Saving the Nut House- Wawarsing Committee Seeks to Protect More of Yama Farms

Link to story: http://www.gunkjournal.com/2011/08/18/news/1108183.html

WAWARSING – Things are looking up for Yama Farms, the historical treasure in Napanoch. Members of the Town of Wawarsing Historic Preservation Committee are seeking designation of the Yama Trout Hatchery as an historic landmark, as well as the Nut House (named for the abundant walnut trees growing around it). The committee has already helped preserve eight other structures at the former Yama Farms, including the Tea House, stables, and the Hut, where the original owners of Yama Farms lived almost a century ago.

All this marks a major improvement in the outlook for Yama Farms. A year ago the last vestiges of this once glorious mountain house were threatened with extinction. A fire had heavily damaged the lodge at the entrance, and the owner, Ireneuz Kalinowski, planned to “erase all traces of Yama Farms.” This dismal prospect has been avoided, and the landmark structures will be preserved.

Yama Farms Inn was built in 1913 by Frank Seaman and his wife Olivia Sarre, who visited Japan for years at a time to plan for their hideaway in the Catskills. The resort was built with many features of Japanese style, right down to the way that structural beams were cut and fitted together. The resort was popular with many notable people of that era, including Thomas Edison, Henry Ford and the author, John Burroughs, who loved Yama for its tranquil gardens, Asian architecture and golf course.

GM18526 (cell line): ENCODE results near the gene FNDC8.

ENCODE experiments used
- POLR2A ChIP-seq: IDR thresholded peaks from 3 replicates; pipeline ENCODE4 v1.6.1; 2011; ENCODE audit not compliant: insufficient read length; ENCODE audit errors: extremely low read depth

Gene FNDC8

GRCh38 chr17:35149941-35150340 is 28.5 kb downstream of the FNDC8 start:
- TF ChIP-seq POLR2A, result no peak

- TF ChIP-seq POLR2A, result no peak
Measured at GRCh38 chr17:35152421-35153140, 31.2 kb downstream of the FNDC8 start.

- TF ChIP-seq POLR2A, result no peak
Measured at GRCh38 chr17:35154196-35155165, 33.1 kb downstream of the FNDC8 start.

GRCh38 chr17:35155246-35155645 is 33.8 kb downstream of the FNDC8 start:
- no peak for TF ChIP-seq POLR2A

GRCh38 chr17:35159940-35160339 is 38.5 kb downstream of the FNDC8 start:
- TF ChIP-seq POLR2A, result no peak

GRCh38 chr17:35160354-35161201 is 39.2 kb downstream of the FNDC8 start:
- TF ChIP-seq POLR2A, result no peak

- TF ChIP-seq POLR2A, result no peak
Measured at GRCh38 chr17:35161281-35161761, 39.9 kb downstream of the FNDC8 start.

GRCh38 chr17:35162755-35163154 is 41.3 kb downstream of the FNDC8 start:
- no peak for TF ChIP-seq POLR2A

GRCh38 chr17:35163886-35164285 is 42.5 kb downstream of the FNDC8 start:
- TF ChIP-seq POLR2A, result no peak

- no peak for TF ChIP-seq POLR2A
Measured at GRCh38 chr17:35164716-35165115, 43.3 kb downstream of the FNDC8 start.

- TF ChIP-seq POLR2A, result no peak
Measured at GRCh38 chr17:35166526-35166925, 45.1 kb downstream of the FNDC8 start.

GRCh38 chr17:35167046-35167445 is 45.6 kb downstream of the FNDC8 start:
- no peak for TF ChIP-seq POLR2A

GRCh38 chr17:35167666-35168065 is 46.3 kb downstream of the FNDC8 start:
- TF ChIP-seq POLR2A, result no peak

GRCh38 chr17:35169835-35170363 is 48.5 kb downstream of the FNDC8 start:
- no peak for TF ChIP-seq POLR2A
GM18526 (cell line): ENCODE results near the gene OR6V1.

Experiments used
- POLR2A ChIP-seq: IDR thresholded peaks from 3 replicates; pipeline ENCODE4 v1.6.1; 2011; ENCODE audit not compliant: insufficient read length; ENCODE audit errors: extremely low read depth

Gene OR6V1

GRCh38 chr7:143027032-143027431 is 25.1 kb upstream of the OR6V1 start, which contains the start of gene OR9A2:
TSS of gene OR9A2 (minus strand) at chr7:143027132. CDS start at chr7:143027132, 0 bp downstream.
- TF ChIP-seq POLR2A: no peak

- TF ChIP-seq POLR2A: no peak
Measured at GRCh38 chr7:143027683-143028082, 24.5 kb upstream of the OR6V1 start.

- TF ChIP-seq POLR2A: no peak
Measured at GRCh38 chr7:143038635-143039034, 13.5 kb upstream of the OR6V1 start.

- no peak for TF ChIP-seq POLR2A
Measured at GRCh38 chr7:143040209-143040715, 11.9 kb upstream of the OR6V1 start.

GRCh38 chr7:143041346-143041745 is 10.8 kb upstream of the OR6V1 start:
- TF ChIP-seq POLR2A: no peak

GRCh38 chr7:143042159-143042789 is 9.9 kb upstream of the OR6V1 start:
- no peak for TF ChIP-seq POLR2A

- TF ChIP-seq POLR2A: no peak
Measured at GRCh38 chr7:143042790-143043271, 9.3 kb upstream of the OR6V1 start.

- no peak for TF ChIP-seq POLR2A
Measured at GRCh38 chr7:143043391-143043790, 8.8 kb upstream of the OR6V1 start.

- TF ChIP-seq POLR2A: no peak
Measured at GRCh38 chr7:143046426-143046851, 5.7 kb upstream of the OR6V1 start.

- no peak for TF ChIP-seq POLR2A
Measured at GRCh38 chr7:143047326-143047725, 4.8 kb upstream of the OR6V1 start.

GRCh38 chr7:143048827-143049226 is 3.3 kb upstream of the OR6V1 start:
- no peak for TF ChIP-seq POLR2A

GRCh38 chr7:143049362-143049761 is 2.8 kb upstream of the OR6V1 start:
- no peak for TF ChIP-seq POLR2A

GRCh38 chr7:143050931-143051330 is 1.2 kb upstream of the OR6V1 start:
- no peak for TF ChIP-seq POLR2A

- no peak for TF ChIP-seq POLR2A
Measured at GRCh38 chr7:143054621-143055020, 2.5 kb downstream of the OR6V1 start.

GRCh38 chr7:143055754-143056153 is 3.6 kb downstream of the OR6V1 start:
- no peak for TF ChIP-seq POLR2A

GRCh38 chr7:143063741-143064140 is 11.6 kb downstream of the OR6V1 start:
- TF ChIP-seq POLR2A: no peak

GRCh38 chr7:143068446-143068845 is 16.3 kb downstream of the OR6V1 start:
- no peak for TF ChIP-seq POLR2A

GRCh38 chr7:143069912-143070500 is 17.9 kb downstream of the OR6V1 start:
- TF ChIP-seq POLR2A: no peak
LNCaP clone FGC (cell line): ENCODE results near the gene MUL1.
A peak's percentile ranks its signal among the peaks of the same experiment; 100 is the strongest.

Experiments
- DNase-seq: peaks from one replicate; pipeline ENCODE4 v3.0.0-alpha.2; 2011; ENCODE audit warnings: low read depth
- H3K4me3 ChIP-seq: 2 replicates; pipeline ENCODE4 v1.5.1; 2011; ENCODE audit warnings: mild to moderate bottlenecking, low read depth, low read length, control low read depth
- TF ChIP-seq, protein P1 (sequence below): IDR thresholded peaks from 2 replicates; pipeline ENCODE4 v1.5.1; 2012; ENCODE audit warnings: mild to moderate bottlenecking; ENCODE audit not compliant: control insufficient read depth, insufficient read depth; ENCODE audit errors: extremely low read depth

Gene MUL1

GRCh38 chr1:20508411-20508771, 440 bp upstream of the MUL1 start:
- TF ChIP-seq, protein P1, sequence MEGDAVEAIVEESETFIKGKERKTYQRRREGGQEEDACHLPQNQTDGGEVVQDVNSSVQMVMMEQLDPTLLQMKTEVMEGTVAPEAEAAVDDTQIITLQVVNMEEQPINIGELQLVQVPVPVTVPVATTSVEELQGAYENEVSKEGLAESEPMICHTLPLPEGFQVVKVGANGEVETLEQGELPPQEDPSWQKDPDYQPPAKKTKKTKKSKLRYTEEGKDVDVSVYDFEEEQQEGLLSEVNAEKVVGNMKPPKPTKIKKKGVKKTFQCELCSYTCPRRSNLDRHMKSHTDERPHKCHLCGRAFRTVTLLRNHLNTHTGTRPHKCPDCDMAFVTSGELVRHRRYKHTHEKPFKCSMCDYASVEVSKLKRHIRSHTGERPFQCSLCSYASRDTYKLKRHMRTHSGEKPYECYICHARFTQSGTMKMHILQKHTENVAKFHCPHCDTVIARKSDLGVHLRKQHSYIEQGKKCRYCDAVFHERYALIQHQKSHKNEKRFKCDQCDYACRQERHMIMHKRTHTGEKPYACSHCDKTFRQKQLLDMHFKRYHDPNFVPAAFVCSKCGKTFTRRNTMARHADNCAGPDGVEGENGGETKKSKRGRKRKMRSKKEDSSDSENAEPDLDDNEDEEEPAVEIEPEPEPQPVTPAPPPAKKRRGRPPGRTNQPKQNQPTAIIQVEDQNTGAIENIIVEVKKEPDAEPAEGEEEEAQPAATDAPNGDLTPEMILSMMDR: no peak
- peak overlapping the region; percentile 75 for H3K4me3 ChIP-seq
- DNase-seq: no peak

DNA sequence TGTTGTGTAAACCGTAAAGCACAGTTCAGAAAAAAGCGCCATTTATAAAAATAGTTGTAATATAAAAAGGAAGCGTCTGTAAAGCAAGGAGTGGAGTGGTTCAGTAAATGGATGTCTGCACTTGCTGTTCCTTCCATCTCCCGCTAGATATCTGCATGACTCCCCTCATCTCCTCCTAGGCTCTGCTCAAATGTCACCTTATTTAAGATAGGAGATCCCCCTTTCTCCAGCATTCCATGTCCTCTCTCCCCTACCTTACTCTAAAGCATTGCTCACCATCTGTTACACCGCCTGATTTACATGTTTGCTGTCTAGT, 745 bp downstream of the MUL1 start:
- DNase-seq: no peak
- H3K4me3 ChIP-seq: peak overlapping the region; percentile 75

Along with Yama Farms, the Historic Preservation Committee has helped designate several other notable landmarks in the Town of Wawarsing. They include the Hunt Memorial Building, which was built in 1917 as the local headquarters for the Women’s Christian Temperance Union. Recently, the committee helped preserve the Quaker Meeting House and Cemetery, a meeting place for the first settlers of Greenfield that dates back to 1807, and the Greenfield School, a one room schoolhouse that dates back to circa 1836, and was in use for more than a century.

The committee also recently promoted member Linda Geiselhart as the new Commissioner for Public Relations. The all-volunteer group recently talked about possibly setting a plaque at the Stony Brae Pub in Cragsmoor, which, according to Mrs. Geiselhart, was one of the original buildings brought down from the land that was flooded from the Rondout Resevoir.

Soon, Mrs. Geiselhart will share photos and fun facts about some of the committee’s projects like this one in the upcoming issues of the Journal.

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